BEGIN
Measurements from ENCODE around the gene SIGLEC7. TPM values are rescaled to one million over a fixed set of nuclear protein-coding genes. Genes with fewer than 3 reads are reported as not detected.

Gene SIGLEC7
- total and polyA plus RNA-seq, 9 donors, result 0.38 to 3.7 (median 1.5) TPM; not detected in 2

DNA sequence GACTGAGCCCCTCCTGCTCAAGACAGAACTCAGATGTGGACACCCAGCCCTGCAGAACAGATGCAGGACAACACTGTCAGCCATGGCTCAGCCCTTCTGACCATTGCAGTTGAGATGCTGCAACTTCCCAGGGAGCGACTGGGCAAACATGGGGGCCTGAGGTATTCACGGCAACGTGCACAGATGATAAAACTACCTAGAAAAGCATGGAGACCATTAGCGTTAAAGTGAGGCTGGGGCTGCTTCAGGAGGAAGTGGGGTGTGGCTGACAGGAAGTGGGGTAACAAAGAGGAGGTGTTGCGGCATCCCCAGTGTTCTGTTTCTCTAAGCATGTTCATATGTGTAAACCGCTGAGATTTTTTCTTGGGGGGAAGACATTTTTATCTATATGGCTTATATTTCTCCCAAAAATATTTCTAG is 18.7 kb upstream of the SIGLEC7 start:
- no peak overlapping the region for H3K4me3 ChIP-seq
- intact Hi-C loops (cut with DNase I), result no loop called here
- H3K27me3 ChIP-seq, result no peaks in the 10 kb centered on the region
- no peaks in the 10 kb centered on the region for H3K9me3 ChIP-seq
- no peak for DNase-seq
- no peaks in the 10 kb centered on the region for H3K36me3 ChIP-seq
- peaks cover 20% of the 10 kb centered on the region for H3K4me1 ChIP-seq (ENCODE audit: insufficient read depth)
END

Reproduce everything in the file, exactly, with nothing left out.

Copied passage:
Measurements from ENCODE around the gene SIGLEC7. TPM values are rescaled to one million over a fixed set of nuclear protein-coding genes. Genes with fewer than 3 reads are reported as not detected.

Gene SIGLEC7
- total and polyA plus RNA-seq, 9 donors, result 0.38 to 3.7 (median 1.5) TPM; not detected in 2

DNA sequence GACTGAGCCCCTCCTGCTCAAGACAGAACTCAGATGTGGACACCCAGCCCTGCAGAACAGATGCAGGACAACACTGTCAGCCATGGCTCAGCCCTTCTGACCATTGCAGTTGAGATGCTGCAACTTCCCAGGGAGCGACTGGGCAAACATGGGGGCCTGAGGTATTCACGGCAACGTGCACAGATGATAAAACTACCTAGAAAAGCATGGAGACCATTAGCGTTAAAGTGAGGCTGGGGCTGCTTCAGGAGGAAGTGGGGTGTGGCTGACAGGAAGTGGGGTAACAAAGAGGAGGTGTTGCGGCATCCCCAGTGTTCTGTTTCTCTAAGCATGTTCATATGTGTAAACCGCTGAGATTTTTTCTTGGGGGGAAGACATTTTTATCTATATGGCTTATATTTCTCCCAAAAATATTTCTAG is 18.7 kb upstream of the SIGLEC7 start:
- no peak overlapping the region for H3K4me3 ChIP-seq
- intact Hi-C loops (cut with DNase I), result no loop called here
- H3K27me3 ChIP-seq, result no peaks in the 10 kb centered on the region
- no peaks in the 10 kb centered on the region for H3K9me3 ChIP-seq
- no peak for DNase-seq
- no peaks in the 10 kb centered on the region for H3K36me3 ChIP-seq
- peaks cover 20% of the 10 kb centered on the region for H3K4me1 ChIP-seq (ENCODE audit: insufficient read depth)